riva englanniksi   grate sv, tear sv, claw sv


: The grate stopped the sheep from escaping from their field.

*: a secret grate of iron bars

: to grate a window

: ux|en|I need to grate the cheese before the potato is cooked.

*: The gate suddenly grated. It was Lestiboudois; he came to fetch his spade, that he had forgotten. He recognised Justin climbing over the wall, and at last knew who was the culprit who stole his potatoes.

: ux|en|Listening to his teeth grate all day long drives me mad.

: ux|en|The chalk grated against the board.

: ux|en|She’s nice enough, but she can begin to grate if there is no-one else to talk to.

*: News, my good lord Rome ... grates me.

: rfquotek|Sir T. Herbert

*: He suffered, poor man, at seeing her so badly dressed, with laceless boots, and the arm-holes of her pinafore torn down to the hips; for the charwoman took no care of her.

: ux|en|He tore his coat on the [[nail]].

: ux|en|He has a torn ligament.

: ux|en|He tore some muscles in a weight-lifting accident.

: ux|en|He was torn by conflicting emotions.

: ux|en|A piece of debris tore a tiny straight channel through the satellite.

: ux|en|His boss will tear him a new one when he finds out.

: ux|en|The artillery tore a gap in the line.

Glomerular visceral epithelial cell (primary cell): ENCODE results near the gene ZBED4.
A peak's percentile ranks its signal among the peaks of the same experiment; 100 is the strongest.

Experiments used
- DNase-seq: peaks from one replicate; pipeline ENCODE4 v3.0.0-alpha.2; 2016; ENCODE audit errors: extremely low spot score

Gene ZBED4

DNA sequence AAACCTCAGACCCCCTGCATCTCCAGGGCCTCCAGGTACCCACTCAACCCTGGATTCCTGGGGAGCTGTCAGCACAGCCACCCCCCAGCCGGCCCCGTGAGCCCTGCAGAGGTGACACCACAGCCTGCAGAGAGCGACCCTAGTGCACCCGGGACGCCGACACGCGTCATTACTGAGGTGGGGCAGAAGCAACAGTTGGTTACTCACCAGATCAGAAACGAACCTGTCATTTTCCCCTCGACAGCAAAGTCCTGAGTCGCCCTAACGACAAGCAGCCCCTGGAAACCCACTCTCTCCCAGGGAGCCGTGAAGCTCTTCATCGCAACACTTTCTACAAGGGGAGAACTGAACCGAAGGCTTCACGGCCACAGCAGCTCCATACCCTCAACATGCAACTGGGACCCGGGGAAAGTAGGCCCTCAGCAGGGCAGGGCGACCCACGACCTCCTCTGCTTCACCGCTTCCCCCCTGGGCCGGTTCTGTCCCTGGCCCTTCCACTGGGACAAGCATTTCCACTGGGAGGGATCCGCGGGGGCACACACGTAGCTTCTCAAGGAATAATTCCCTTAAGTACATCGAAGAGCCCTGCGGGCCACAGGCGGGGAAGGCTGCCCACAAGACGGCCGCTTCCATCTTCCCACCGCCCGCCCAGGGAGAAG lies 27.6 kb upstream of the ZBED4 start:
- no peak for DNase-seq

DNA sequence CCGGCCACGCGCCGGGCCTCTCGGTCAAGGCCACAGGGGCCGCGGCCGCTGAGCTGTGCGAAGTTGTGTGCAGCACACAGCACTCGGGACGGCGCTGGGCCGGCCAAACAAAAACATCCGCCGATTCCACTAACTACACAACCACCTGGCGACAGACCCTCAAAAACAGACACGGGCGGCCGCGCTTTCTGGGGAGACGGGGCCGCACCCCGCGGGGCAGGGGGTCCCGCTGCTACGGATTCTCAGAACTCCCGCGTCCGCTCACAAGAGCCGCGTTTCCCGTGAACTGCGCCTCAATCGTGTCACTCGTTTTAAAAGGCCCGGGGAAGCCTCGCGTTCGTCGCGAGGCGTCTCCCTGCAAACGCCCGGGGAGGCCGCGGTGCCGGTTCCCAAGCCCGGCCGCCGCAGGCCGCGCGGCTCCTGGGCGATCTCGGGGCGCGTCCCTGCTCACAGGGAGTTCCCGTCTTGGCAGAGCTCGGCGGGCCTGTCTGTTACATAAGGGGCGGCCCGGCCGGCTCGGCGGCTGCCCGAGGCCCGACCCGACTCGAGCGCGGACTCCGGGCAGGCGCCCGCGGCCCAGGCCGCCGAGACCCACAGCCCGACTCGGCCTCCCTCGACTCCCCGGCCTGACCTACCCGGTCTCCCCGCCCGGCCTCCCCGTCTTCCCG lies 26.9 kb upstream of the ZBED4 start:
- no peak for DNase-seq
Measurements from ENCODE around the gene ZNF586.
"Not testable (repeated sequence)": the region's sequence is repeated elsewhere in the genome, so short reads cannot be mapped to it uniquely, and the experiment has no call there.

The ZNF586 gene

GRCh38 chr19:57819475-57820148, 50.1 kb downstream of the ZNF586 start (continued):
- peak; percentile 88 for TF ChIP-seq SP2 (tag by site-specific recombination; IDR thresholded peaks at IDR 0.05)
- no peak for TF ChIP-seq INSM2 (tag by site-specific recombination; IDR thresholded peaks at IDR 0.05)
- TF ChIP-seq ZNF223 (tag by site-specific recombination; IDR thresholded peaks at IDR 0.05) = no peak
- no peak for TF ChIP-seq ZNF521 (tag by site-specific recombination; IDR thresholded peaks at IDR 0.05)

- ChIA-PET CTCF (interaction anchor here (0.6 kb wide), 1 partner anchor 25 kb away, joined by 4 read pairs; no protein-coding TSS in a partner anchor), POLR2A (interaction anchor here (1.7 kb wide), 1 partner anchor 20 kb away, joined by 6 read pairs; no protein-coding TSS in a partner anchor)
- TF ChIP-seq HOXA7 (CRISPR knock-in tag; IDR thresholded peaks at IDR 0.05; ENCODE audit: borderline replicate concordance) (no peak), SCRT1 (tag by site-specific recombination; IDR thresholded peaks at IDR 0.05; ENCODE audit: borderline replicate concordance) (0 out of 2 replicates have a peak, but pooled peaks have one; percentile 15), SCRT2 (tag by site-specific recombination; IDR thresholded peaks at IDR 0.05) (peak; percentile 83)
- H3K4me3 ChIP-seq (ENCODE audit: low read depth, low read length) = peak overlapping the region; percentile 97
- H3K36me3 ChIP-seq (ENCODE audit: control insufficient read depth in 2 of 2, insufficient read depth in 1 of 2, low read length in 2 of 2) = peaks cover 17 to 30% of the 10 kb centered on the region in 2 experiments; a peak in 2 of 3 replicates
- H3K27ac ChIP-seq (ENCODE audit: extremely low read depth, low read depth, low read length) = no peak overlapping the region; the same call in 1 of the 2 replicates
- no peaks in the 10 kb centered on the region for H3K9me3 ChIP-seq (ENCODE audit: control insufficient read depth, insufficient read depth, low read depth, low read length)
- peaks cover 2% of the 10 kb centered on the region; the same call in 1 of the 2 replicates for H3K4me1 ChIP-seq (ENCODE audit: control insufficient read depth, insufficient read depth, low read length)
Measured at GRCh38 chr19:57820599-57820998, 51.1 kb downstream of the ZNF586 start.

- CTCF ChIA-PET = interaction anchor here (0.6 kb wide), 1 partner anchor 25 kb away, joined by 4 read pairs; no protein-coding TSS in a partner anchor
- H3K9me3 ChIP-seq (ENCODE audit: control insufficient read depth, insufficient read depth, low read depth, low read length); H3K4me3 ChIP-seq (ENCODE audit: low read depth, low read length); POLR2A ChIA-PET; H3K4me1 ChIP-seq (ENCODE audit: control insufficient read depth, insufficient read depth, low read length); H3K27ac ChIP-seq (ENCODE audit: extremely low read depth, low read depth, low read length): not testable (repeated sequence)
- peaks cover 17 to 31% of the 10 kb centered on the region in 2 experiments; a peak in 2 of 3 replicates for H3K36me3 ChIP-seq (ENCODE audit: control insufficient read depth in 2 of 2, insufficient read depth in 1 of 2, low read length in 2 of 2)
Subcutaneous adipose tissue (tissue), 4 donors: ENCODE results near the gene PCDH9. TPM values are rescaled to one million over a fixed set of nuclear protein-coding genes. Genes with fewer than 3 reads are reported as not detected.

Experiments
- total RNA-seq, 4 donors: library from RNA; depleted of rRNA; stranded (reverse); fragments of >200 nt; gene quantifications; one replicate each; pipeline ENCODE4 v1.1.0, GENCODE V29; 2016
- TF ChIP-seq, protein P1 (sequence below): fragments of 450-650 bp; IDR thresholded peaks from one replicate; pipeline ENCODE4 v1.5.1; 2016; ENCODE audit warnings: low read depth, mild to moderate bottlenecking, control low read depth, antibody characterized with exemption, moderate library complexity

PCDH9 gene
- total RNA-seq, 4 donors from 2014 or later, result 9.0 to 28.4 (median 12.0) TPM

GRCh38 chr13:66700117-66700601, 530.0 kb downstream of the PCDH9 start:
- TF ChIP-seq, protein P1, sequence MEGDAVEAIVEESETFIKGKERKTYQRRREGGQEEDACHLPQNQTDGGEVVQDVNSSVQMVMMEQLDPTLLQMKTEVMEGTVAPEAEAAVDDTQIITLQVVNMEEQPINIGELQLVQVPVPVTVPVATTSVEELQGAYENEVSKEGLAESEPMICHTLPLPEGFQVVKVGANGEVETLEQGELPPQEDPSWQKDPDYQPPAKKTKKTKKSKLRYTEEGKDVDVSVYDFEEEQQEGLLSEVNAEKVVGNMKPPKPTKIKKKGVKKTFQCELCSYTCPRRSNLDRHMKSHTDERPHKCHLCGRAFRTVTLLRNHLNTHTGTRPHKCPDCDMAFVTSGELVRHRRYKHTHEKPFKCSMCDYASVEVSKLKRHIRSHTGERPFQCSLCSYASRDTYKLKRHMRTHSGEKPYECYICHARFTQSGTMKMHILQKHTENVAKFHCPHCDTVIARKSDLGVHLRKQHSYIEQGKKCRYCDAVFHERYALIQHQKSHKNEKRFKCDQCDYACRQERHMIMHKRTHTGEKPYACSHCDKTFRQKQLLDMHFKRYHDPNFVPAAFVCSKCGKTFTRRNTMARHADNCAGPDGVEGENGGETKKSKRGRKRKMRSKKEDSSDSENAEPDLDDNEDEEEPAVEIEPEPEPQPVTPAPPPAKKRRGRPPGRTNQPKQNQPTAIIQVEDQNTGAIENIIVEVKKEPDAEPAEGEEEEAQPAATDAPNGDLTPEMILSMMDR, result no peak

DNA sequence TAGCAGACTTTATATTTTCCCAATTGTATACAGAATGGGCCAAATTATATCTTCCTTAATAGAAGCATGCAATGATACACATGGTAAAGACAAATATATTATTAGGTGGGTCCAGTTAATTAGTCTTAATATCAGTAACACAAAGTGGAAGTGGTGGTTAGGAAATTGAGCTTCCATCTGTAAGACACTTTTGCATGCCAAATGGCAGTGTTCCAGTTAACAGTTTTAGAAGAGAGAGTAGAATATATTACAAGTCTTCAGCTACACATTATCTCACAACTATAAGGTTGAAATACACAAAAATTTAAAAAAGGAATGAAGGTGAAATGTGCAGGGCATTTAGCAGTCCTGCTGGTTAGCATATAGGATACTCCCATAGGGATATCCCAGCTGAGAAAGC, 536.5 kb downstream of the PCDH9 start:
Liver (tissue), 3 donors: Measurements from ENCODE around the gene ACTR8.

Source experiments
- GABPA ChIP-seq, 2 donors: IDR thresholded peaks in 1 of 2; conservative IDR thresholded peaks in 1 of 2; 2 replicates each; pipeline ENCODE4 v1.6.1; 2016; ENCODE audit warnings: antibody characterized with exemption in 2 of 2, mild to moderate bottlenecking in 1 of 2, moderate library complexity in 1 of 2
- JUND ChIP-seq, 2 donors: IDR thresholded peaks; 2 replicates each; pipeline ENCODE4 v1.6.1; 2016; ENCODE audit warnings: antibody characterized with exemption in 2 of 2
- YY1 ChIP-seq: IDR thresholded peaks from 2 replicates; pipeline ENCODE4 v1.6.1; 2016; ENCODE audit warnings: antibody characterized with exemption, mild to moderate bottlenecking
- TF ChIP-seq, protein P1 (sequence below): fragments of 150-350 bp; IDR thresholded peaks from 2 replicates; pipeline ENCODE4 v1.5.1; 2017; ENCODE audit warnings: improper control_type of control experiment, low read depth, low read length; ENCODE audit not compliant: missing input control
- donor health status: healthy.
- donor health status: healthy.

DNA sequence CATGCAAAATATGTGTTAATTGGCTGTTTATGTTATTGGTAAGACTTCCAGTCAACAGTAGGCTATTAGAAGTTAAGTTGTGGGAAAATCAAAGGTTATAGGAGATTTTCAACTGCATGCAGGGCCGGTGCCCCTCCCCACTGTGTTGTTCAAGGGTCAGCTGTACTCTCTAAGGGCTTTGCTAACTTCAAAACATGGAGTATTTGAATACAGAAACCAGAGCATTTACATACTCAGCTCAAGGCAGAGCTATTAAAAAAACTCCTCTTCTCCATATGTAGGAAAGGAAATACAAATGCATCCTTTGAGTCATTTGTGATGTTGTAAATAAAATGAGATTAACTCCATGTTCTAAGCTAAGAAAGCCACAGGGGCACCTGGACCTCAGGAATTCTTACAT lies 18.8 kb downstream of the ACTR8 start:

: ux|en|Tear the coupon out of the newspaper.

: ux|en|The slums were torn down to make way for the new development.

: ux|en|My dress has torn.

: ux|en|He went tearing down the hill at 90 miles per hour.

: ux|en|The tornado lingered, tearing through town, leaving nothing upright.

: ux|en|He tore into the backlog of complaints.

: ux|en|The chain shot tore into the approaching line of infantry.

: A small tear is easy to mend, if it is on the seam.

: ux|en|There were big tears rolling down Lisas cheeks.

: ux|en|Ryan wiped the tear from the paper he was crying on.

*: Let Araby extol her happy coast, / Her fragrant flowers, her trees with precious tears.

*: some melodious tear

: Her eyes began to tear in the harsh wind.

: rfquotek|Gray

*: Using her hands like windshield wipers, she tried to flick snow away from her mouth. When she clawed at her chest and neck, the crumbs maddeningly slid back onto her face. She grew claustrophobic.

*: I cannot hide what I am: I must be sad when I have cause, and smile at no mans jests; eat when I have stomach, and wait for no mans leisure; sleep when I am drowsy, and tend on no mans business; laugh when I am merry, and claw no man in his humour.

*: Rich men they claw, soothe up, and flatter; the poor they contemn and despise.

*: In the aforesaid preamble, the king fairly claweth the great monasteries, wherein, saith he, religion, thanks be to God, is right well kept and observed; though he claweth them soon after in another acceptation.

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